Abstract of Charitha Perera’s talk April 9 2021, Saint Anselm College

A Density Functional Study of Water Splitting Reaction Pathway on ZnO Nanoclusters

Duwage C. Perera
Department of Chemistry, University of Maine, Orono, ME  04469
E-mails: charitha.perera@maine.edu


Due to the rapid depletion of fossil fuel, the world is turning towards searching for new sources of renewable energies. Hydrogen is a promising green fuel of the future with zero carbon emission when burnt with oxygen. Numerous studies have been developed to produce hydrogen by splitting water after Fujishima and Honda first showed photocatalytic water splitting in the presence of a TiO2 catalyst in 1972.  H2 evolution is 1.9 times efficient than with pure TiO2, when it is absorbed on a graphene oxide (GO) sheet, because TiO2 can form a p-n heterojunction with GO for visible light absorption. Zinc Oxide (ZnO) also can form a p-n heterojunction with GO which functions as a semiconductor with a wide band gap (3.4 eV) that could be used as a substitute catalyst instead of TiO2. But its efficiency for water splitting is unknown.   The goal of this work is to understand the reaction pathway of ZnO and GO in the water splitting reaction using density functional theory (DFT) and optimize the efficiency of the catalyst.

After studying (ZnO)n nanoclusters where the size varies from n=1-6, the (ZnO)3 nano cluster was chosen for specific study based on the singlet-triplet energy difference, 57.8 kcal/mol at B3LYP/DGDZVP2 level of theory (Energy of a visible photon at   ̴555 nm is 52 kcal/mol). We have divided this study into two major parts: the reaction (a) on the individual (ZnO)3 cluster and (b) on the GO-ZnO surface using Gaussian 16. The production of H2 and O2 occurs after forming a Zn-H bond generated from the hydrolyzed product of ZnO with two H2O molecules. I will discuss results for the transition state of the reaction using the Synchronous Transit-Guided Quasi-Newton (STQN) method following calculations of the Intrinsic Reaction Coordinate (IRC). In part (b) we study the hydrogen production on GO-ZnO surfaces corresponding to five different GO models obtained by changing the positions of hydroxyl, epoxy, and carboxylic functional groups on a graphene sheet.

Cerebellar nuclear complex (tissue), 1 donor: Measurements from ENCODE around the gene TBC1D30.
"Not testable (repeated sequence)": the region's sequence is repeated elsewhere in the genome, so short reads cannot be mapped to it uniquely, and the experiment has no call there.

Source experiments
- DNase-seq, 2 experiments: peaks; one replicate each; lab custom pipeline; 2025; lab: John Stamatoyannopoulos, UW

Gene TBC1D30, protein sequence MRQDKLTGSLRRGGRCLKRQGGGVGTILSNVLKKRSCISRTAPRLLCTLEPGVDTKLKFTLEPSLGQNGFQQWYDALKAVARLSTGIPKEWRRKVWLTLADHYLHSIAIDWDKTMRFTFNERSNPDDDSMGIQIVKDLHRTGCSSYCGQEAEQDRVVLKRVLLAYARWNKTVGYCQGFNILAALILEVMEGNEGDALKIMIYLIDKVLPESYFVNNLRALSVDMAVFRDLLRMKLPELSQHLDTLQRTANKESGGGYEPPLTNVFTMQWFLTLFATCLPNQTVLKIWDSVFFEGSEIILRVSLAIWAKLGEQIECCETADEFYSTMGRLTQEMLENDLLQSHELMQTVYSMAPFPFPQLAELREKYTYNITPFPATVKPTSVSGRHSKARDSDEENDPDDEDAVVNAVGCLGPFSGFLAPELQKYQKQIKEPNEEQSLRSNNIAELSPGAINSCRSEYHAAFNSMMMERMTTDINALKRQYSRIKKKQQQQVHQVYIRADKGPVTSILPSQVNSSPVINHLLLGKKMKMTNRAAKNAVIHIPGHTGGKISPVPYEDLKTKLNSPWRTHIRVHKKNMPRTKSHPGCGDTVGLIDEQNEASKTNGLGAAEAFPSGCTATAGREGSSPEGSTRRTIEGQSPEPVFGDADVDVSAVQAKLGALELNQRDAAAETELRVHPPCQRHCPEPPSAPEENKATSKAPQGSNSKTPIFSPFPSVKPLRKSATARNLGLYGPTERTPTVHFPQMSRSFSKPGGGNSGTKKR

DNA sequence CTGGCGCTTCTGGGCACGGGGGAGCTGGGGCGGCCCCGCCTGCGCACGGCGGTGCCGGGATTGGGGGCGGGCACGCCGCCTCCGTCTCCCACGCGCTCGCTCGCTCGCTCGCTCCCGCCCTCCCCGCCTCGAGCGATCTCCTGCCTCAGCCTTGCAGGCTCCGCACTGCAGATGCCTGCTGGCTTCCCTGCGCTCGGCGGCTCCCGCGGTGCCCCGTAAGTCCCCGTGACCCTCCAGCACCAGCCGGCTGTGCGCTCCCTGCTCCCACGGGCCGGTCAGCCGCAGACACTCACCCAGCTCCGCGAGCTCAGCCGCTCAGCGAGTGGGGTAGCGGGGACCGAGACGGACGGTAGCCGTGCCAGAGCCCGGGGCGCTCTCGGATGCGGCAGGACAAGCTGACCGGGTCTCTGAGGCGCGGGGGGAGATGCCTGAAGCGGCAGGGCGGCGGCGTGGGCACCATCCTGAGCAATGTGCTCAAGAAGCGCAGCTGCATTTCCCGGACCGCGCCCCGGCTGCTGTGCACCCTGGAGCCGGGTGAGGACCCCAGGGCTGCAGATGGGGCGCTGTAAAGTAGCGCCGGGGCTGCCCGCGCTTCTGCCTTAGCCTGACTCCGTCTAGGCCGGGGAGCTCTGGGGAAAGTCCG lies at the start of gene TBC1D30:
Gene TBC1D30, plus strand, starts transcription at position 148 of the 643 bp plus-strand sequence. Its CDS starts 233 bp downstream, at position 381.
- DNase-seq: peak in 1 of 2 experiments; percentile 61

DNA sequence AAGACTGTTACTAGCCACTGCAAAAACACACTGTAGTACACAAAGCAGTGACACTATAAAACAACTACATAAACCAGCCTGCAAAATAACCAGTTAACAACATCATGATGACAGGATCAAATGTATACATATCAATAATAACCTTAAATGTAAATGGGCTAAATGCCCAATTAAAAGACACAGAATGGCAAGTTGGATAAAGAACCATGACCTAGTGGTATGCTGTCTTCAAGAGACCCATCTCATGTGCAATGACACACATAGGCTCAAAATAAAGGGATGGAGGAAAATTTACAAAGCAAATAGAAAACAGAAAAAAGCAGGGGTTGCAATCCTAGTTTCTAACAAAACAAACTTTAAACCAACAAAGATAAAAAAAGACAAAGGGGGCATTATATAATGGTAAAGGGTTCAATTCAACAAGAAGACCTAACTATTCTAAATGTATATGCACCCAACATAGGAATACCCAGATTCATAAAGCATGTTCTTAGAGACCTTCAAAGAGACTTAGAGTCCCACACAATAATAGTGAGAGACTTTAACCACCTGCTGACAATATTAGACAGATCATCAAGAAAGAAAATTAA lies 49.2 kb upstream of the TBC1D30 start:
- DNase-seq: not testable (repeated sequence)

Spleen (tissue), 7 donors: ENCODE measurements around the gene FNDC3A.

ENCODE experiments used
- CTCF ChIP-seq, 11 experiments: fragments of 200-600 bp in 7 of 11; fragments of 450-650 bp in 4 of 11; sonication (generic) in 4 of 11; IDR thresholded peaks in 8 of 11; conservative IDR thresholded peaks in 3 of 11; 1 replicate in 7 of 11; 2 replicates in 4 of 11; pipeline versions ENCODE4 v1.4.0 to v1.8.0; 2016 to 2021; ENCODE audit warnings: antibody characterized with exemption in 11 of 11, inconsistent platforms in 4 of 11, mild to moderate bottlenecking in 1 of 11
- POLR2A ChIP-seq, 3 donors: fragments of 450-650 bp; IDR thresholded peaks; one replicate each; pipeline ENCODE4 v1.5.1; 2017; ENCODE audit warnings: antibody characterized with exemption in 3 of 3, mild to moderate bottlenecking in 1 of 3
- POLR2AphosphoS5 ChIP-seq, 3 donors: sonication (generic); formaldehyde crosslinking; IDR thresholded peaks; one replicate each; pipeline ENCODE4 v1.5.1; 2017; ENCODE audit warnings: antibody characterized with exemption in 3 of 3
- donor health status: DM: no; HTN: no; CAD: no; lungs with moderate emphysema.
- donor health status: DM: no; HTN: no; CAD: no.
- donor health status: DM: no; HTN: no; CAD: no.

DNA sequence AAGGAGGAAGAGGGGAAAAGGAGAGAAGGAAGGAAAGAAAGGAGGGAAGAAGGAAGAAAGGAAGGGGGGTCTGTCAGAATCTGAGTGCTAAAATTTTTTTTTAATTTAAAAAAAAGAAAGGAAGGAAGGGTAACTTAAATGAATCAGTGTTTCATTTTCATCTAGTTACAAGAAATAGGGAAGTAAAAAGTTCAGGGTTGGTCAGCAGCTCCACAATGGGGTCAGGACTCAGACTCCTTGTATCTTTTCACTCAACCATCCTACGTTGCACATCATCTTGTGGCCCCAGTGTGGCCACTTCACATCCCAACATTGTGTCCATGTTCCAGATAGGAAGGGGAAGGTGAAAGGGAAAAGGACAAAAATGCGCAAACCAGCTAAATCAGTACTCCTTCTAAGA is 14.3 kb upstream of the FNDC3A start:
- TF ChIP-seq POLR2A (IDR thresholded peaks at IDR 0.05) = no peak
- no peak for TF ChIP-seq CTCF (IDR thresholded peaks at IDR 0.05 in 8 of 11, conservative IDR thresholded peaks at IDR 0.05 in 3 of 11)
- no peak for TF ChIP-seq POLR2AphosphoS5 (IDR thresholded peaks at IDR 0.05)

1. Fujishima, A.; Honda, K. Electrochemical Photolysis of water at a Semiconductor Electrode. Nature 1972,238, 37-38
  2. Fang, Z.; Dixon, D. Computational study of H2 and O2 production from water splitting by small (MO2)n Clusters (M=Ti,Zr,Hf). J.Phys.Chem.A 2013,117,3539-3555